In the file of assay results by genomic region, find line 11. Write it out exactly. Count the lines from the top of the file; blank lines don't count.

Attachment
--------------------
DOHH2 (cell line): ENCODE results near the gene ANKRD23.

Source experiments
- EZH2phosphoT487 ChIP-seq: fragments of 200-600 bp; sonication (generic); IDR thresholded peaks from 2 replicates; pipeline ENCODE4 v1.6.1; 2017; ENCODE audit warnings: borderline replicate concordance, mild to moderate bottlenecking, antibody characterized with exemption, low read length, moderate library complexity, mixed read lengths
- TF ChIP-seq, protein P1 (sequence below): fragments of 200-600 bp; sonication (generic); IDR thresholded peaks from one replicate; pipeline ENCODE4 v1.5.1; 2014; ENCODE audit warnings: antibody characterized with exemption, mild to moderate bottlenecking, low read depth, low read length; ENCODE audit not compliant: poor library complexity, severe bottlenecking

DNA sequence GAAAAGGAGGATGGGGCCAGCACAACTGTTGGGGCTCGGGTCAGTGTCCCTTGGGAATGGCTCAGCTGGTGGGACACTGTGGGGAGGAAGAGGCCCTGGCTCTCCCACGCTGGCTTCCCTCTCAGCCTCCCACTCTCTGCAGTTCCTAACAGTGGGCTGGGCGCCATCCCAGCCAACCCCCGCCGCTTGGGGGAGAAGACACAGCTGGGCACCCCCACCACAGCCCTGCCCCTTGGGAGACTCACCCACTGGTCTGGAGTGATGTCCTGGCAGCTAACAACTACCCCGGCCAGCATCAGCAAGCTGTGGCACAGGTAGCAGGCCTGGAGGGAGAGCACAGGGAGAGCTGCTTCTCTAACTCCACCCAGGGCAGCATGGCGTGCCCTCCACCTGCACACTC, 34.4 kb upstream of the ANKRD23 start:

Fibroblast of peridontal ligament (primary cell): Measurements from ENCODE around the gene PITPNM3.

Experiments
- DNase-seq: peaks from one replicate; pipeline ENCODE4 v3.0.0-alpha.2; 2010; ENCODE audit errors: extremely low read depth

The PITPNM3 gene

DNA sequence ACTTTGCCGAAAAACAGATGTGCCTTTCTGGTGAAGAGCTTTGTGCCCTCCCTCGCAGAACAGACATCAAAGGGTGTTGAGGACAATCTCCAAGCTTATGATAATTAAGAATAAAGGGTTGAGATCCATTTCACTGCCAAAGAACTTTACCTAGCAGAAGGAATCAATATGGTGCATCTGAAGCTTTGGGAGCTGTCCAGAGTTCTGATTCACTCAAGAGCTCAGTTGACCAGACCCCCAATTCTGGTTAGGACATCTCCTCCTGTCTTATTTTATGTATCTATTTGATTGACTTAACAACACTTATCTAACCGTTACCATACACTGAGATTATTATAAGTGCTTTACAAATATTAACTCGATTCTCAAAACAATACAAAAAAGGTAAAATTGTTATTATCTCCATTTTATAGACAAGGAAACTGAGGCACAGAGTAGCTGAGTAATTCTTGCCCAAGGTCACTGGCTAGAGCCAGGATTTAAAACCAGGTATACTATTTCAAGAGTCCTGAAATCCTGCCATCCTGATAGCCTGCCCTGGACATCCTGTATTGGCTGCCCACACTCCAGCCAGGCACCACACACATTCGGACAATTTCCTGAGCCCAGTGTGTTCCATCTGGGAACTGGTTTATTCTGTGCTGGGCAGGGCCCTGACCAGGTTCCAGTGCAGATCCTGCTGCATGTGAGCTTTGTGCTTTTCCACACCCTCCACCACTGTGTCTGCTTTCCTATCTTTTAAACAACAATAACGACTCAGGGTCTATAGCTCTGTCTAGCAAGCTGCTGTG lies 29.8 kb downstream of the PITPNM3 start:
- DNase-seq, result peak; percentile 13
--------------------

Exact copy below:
- DNase-seq, result peak; percentile 13